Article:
This month, we’re going to be examining portrayals of India in silent film, from Hollywood sets to real location shoots to Indian-produced pictures.
India is one of the great filmmaking centers of the world and so it makes sense that Indian filmmakers kept very busy during the silent era, producing over a thousand movies. However, silent film history often involves punches to the gut, so brace yourself for a big one: less than thirty are known to survive.
We’re going to be piecing together what we can from available material, contrasting how the nation was portrayed in Hollywood and British productions with how it was portrayed in pictures produced in India. We’ll be delving into history, trying to solve a few production-related mysteries and generally doing our best to appreciate a rich culture and cinematic heritage.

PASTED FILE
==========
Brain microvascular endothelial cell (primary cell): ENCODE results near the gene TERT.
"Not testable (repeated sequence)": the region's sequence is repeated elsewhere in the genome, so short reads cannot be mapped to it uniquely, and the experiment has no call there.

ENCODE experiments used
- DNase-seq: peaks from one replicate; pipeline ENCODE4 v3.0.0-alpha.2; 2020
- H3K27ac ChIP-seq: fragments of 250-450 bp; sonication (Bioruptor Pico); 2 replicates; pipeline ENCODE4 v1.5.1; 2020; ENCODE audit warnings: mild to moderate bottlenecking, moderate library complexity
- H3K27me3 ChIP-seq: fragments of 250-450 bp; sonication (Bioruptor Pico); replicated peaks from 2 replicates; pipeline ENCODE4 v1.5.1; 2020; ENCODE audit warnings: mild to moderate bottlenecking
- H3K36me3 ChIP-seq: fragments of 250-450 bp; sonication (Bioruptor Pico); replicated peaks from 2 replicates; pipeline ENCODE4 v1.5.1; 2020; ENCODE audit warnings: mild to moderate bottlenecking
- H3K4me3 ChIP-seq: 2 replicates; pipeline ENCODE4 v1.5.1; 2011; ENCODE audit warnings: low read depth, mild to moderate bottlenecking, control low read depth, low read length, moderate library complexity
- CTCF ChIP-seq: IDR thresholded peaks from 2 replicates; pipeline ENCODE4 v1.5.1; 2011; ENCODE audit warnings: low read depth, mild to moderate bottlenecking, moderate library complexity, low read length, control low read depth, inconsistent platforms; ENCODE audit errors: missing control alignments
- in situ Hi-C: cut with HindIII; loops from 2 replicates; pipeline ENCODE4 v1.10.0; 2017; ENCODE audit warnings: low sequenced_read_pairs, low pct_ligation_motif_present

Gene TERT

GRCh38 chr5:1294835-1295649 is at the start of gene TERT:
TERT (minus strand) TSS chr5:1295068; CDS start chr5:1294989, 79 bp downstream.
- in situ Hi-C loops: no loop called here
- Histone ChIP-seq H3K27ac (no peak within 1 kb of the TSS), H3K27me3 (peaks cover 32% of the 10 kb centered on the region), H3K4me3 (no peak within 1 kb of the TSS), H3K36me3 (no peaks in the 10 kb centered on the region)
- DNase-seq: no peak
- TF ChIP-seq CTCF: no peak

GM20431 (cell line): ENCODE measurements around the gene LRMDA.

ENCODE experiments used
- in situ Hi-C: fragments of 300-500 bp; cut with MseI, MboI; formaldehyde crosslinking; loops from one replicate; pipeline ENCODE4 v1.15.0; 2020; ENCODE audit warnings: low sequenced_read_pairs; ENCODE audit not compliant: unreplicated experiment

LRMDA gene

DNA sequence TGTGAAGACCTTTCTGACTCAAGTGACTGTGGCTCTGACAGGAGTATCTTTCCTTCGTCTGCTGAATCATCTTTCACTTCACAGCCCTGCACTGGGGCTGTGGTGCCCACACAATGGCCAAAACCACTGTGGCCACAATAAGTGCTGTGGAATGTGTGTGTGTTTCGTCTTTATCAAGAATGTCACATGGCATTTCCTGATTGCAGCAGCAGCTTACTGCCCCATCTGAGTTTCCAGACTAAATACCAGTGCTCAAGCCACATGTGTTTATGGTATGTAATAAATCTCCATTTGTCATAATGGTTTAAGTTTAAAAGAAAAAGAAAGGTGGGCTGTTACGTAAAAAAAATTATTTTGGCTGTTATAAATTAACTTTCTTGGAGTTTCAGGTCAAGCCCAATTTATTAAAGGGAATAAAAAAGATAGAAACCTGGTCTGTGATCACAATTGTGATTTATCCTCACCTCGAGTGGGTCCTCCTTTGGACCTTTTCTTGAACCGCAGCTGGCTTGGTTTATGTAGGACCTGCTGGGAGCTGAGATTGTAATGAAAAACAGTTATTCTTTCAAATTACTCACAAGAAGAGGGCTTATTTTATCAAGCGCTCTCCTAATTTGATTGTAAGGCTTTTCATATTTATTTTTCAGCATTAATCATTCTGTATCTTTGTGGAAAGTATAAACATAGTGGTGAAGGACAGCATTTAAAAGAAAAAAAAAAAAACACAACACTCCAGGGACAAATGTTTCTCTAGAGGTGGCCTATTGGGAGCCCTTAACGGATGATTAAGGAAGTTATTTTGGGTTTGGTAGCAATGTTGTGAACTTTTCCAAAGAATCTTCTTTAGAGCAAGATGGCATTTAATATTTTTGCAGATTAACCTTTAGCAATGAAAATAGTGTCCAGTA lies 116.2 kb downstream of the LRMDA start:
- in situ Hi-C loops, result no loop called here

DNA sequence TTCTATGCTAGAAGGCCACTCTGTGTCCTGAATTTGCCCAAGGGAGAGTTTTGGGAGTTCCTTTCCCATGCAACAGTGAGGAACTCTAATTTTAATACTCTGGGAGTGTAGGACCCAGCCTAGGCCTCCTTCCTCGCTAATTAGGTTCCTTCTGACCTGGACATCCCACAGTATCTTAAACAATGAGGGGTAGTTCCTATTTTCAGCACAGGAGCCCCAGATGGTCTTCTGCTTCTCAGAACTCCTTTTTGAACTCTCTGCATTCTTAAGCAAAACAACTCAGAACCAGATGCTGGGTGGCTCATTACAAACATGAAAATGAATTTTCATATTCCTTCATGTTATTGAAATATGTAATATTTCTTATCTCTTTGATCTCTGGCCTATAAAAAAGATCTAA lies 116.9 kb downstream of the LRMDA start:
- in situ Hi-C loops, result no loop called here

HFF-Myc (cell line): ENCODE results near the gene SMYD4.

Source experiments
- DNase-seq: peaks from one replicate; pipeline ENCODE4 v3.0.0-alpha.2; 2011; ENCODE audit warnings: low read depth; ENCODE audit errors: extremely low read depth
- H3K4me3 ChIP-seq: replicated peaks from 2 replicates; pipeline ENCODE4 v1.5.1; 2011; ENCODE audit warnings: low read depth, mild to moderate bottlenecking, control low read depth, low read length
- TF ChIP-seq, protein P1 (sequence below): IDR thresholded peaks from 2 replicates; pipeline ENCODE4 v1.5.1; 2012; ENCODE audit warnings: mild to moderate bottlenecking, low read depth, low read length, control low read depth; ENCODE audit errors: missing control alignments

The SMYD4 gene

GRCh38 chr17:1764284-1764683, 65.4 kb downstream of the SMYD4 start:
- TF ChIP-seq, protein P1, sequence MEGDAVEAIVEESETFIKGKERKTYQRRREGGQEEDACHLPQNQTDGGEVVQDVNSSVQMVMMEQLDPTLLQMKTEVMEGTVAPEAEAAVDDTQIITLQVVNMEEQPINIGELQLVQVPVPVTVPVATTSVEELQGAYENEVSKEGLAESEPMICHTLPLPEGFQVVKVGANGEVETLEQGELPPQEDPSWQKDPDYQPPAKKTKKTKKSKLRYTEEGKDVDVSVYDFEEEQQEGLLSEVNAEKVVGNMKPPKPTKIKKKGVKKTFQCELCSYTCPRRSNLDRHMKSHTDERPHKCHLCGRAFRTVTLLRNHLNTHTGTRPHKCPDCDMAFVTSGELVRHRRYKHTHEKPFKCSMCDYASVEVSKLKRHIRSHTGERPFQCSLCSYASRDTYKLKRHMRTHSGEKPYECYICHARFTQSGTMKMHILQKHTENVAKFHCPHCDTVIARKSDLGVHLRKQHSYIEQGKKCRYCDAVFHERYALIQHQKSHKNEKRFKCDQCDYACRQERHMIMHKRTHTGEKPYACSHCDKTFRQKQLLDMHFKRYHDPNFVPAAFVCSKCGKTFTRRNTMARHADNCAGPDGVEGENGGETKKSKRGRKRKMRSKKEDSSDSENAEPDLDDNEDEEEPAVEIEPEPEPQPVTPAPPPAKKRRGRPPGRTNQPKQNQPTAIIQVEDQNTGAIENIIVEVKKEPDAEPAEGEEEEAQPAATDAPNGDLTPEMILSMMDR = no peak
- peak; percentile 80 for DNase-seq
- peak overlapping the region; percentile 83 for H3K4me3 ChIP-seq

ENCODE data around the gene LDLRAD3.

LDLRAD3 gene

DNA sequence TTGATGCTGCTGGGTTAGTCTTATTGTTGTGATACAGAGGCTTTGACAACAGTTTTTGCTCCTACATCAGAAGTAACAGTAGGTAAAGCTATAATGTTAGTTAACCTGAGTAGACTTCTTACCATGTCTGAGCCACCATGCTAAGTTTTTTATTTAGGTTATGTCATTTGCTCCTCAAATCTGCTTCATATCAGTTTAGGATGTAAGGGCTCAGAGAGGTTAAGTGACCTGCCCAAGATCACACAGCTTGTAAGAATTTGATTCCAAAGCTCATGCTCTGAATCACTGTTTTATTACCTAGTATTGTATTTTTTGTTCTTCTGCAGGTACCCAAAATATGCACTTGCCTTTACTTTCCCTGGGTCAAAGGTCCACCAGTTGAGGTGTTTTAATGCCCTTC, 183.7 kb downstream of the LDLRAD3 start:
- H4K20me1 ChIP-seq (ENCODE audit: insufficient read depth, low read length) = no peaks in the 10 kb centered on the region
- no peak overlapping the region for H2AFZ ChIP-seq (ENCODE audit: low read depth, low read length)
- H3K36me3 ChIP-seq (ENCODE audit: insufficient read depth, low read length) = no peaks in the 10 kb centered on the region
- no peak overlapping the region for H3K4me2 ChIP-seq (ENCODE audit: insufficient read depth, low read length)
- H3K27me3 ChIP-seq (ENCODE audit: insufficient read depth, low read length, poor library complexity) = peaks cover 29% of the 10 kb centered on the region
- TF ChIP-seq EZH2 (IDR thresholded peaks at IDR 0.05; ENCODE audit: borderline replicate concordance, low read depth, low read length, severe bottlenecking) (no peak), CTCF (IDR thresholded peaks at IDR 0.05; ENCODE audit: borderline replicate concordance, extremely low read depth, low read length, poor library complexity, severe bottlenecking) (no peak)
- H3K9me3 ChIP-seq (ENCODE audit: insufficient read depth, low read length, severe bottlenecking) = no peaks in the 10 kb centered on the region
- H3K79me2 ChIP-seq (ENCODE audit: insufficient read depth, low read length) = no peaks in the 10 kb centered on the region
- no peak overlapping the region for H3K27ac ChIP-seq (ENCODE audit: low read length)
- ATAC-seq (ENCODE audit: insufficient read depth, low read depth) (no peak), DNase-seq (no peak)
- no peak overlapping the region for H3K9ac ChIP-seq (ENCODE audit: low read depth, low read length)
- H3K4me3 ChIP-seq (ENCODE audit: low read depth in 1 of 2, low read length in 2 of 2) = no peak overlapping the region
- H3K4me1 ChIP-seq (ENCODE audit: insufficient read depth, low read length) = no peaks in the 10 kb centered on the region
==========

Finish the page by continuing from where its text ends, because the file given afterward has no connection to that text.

I have already reviewed two films set in India, one American and the other German. Both were shot in their respective production countries (with German using dried palm trees to set the scene) and reflect a colonialist perspective. Less Than Dust (1916) is a Mary Pickford vehicle very loosely based on the 1857 uprising and The Indian Tomb (1921) is an action-fantasy about a murderous maharajah.
This is a topic that I have been wanting to dig into for quite some time and I look forward to learning as much as possible.
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